Voters to decide about marijuana laws |

Voters to decide about marijuana laws

Contributed photo

When Garfield County voters cast their ballots in the ongoing Nov. 2 general election, they are being asked whether they want to prohibit any part of the medical marijuana business in the unincorporated areas of Garfield County.

A decade ago, Colorado voters apassed a constitutional amendment permitting residents to grow, sell and consume marijuana for medical purposes.

For most of the intervening years, the industry remained low-key, with few outlets selling “medicine” to a small number of “patients” around the state.

But in February 2009, newly elected President Barack Obama and his attorney general, Eric Holder, announced that in the 14 states with medical marijuana laws on the books, federal drug agencies would cease to investigate or arrest anyone operating within the boundaries of those laws.

Since late last year, a new medical marijuana industry has sprung up around the state in force, prompting considerable debate and confusion about the law and its consequences.

This year, the Colorado legislature wrote a new set of laws to deal with the situation, part of which was to direct county governments to come up with their own regulations about the business.

From the industry

The owners of Hydroponic Creations, a dispensary in the unincorporated county south of Glenwood Springs, argued that the county questions are unnecessary because the state’s electorate decided the question in 2000.

“My biggest question is, if it was voted in years ago, to be legal, why is it being voted on again,” said Dale, one of the owners.

[The owners spoke on condition that their last names not be used, because they are involved in other businesses and activities that might not be seen as compatible with their dispensary operation.]

This dispensary, according to the owners, has about 240 patients that buy the products, “and I’ll say 210 of them are over the age of 45,” said Dale. He reasoned that such a clientele is in contrast with public perceptions that their customers are all young “stoners” looking to get high.

One result of a more mature clientele, he said, is that there is considerable interest in “edibles” as opposed to “smokables,” because the edible products are easier on the body and the effects are longer lasting.

“Most of my patients are tired of taking the Vicodin” and such painkillers, anti-depressants and other traditional pharmaceuticals they get from the doctor, Dale continued. Instead, he said, they use edibles or cook the buds they get at the shop, to relieve symptoms of everything from stomach cancer to hip surgery.

Justin, another owner, said that if passed, the county’s prohibition against medical marijuana will push their patients back onto the black market, facing possible jail time.

Justin also said that the black market in pot has nearly disappeared in recent years, and that “the illegal people cannot do enough business to stay in the area.”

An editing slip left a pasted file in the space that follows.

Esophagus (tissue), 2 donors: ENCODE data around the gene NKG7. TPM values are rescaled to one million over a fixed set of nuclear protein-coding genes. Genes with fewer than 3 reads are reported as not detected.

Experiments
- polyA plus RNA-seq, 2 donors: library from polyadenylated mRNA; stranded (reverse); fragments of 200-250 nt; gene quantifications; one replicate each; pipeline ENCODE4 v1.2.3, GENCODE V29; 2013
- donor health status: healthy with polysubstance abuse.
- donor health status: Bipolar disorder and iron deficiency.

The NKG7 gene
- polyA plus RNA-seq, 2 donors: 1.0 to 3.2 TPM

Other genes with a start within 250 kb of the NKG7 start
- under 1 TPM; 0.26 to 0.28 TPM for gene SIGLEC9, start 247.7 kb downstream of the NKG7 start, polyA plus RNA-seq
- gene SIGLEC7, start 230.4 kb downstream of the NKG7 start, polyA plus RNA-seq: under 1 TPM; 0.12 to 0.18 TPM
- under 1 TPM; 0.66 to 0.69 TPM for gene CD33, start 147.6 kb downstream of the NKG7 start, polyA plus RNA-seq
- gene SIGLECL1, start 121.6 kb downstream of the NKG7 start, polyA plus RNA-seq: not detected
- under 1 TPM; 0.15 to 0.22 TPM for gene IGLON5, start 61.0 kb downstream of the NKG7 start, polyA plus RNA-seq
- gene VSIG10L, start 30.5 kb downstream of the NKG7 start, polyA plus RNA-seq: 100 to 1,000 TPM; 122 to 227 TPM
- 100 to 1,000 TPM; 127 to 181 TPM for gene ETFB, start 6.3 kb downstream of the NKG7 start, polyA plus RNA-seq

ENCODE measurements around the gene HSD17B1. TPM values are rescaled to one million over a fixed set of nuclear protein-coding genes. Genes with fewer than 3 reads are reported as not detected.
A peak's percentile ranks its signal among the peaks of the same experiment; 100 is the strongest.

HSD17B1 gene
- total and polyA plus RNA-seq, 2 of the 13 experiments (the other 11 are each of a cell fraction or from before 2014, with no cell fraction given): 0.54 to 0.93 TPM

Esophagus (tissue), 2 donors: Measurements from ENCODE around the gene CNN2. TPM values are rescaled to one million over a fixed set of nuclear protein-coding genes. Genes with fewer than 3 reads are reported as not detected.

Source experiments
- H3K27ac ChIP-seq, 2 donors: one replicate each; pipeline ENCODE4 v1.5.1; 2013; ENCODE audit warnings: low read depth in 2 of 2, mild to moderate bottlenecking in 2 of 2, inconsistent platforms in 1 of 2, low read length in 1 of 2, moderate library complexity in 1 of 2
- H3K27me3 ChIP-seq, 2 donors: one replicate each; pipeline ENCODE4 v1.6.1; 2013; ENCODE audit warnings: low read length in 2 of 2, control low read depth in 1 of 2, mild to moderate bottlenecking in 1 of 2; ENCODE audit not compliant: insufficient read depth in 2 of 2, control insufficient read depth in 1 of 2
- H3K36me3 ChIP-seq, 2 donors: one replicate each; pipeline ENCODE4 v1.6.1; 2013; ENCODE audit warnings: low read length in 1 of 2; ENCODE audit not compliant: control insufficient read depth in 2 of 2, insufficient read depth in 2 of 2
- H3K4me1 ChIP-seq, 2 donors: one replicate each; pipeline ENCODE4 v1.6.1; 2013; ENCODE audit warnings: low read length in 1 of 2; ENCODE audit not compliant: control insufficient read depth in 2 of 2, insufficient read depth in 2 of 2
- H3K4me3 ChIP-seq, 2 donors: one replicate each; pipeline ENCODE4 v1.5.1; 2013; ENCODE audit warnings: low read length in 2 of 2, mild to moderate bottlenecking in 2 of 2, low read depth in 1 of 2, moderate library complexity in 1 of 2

As he prepared to set up shop, Justin said, he was told by Garfield County officials that marijuana was considered an agricultural crop and would be allowed in agriculturally-zoned areas.

The commissioners’ views

But County Commissioner John Martin, who said he is not taking a position on the questions, said the staff was mistaken.

“I understand what the staff said, but they were in the dark as well,” he said. “It’s medical. It doesn’t fall under agricultural.”

Justin also questioned whether the county has the right to wipe out his investment in his business, which he said represents “almost a hundred thousand dollars” including state certification, lease payments, and outfitting his growing operation.

Martin responded by asking his own question: “Is it a vested right” to do business that is considered legal by the state but that might be rejected by county voters?

That question, Martin said, “has not been answered. I’m sure it’ll be answered in the Supreme Court in one way or another.”

Justin said he understands the county’s interest in preventing illegal activities, noting, “I’m all about local regulation … going after people who are not legally growing.”

But he has complied with the laws, he said, and his product is grown without pesticides or fertilizers, is part of a composing cycle with no wastewater to be disposed of, and is a local enterprise that he feels should be supported by the county, not ostracized.

Martin’s fellow commissioner, Mike Samson, recently wrote in a letter to the editor, “I know that the growing, manufacturing of products and marketing thereof will not be good for Garfield County. I will further unequivocally state that I know this is definitely not good for the youth of our County. Therefore, I urge all voters to vote yes for the prohibition on all three ballot questions concerning the growing, the manufacturing of, and the selling of marijuana.”

Commissioner Tresi Houpt said she was disappointed with the way the state legislature has dealt with the issue, and is not sure whether a vote now in Garfield County can overrule the will of the voters who approved the constitutional amendment in 2000.

“If it passes,” she said, “I think we’re going to push it underground and it won’t be regulated.

Therefore, she said, she believes the voters should vote “no” on all three questions.

“And then I will work very hard to see that it [the industry] is properly regulated,” she declared.

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